The UN Climate Change Summit is “intended to mobilize international political will needed to achieve an ambitious climate change agreement” at the twenty-first Conference of the Parties (COP-21) to the UN Framework Convention on Climate Change, which is scheduled to meet in Paris in December 2015.  Secretary-General Ban has asked world leaders to come to the summit ready “to announce bold actions that they will take in their countries.”

In addition, “There will also be announcements from a number of coalition initiatives that have high potential to catalyze ambitious action on the ground. These coalitions, consisting of participants from Governments, the private sector and civil society, will address several high-impact areas, such as climate finance; energy efficiency; renewable energy; adaptation; disaster risk reduction and resilience; forests; agriculture; transportation; short-lived climate pollutants; and cities.”  The program can be seen here

The Climate Group, an NGO with offices in Beijing, London, New York City, and New Delhi, is sponsoring the sixth annual Climate Week in New York City to co-incide with the UN summit.  Approximately eighty events from 22nd to 28th September are on the Climate Week schedule. Sponsors include Swiss Re, Lockheed Martin, and HP. 

But that’s not all.  On Sunday, 21st September, over 750 organizations are sponsoring the People’s Climate March in Manhattan. It is being billed as, “The Largest Climate March in History.”  You can sign up here.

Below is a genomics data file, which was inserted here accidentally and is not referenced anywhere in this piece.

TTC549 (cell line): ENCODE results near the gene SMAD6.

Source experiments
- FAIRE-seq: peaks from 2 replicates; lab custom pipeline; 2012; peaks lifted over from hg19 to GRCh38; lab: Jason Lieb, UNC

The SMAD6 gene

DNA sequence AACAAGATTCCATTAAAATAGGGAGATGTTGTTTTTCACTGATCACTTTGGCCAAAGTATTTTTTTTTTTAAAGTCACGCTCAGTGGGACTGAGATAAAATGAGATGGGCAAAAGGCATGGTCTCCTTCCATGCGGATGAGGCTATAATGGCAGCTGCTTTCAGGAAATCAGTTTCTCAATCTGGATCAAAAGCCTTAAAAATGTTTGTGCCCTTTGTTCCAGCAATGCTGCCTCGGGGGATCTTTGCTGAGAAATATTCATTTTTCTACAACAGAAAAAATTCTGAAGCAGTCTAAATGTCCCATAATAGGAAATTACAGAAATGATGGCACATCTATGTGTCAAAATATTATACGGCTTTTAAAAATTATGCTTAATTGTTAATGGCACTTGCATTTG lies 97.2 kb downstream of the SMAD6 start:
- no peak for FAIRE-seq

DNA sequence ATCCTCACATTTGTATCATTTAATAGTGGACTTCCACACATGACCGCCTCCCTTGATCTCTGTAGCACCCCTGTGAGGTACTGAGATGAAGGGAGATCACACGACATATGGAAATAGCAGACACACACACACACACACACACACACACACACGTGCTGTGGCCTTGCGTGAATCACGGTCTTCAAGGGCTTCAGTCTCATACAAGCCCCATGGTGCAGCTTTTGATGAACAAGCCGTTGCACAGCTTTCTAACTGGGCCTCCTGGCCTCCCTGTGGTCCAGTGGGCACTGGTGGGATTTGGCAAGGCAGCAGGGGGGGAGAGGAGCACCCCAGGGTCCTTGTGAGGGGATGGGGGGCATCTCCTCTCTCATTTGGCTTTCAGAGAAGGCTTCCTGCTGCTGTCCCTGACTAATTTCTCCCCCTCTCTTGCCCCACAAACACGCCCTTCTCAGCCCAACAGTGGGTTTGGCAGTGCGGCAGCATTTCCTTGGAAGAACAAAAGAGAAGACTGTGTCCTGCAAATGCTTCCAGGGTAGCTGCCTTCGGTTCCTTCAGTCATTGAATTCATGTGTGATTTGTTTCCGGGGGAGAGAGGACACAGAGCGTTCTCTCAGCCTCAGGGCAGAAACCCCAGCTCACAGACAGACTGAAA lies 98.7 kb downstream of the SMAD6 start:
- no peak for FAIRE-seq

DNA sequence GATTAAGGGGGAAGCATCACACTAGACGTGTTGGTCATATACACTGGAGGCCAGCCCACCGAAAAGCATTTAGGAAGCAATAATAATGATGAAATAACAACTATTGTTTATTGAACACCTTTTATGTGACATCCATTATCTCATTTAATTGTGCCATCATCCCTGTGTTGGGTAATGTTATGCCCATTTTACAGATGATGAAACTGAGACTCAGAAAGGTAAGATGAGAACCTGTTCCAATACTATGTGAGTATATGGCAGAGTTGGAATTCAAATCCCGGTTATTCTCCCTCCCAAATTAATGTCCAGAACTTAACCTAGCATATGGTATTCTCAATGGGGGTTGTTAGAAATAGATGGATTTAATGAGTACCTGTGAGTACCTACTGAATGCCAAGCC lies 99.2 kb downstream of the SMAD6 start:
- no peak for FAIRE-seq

Science Update
Marlo Lewis

Do Climate Models and Long-Term Temperature Records Agree?

The unanticipated pause in global warming since 1998 has produced an accelerating divergence between IPCC climate model predictions and observed global temperatures. “Model failure” is now a recurring theme of skeptic blogs, and it’s not only skeptics who wonder how errant models can accurately assess climate risk or usefully inform climate policy.

Climate activists say the pause is temporary, warming will come roaring back, vindicating both models and their ‘worse than we thought’ narrative.

In more technical terms, the IPCC argues that although “internal decadal climate variability” may cause models to either underestimate or overestimate observed temperatures for periods “as short as 10 to 15 years,” models and observations “agree” over the 62-year period from 1951 to 2012 (AR5, Chapter 9, p. 769). The IPCC thus has “very high confidence” in the realism of the models.

To assess such claims, Cato Institute scientists Patrick Michaels and Paul C. (“Chip”) Knappenberger examine how well IPCC models would match observations over an 80-year period (1951-2030) in three scenarios of how global temperature might behave from now to 2030.

They find that even if warming resumes at the pre-pause (1977-1998) rate of 0.17°C/decade, by 2020 more than 95% of model simulations overshoot the 1951-2030 ‘observed’ trend, and by 2030 more than 97.5% of simulations overshoot it.

At my request, Mr. Knappenberger also compared models and observations in a more aggressive warming scenario in which warming resumes at 0.26°C/decade – the fastest rate during any recent 15-year period.

Result: By 2030, more than 95% of model simulations still overshoot the 1951-2030 ‘observed’ trend. For further discussion, see my blog post Can Natural Variability Save Climate Models?

The Cooler Heads Digest is the weekly e-mail publication of the Cooler Heads Coalition. For the latest news and commentary, check out the Coalition’s website, www.GlobalWarming.org.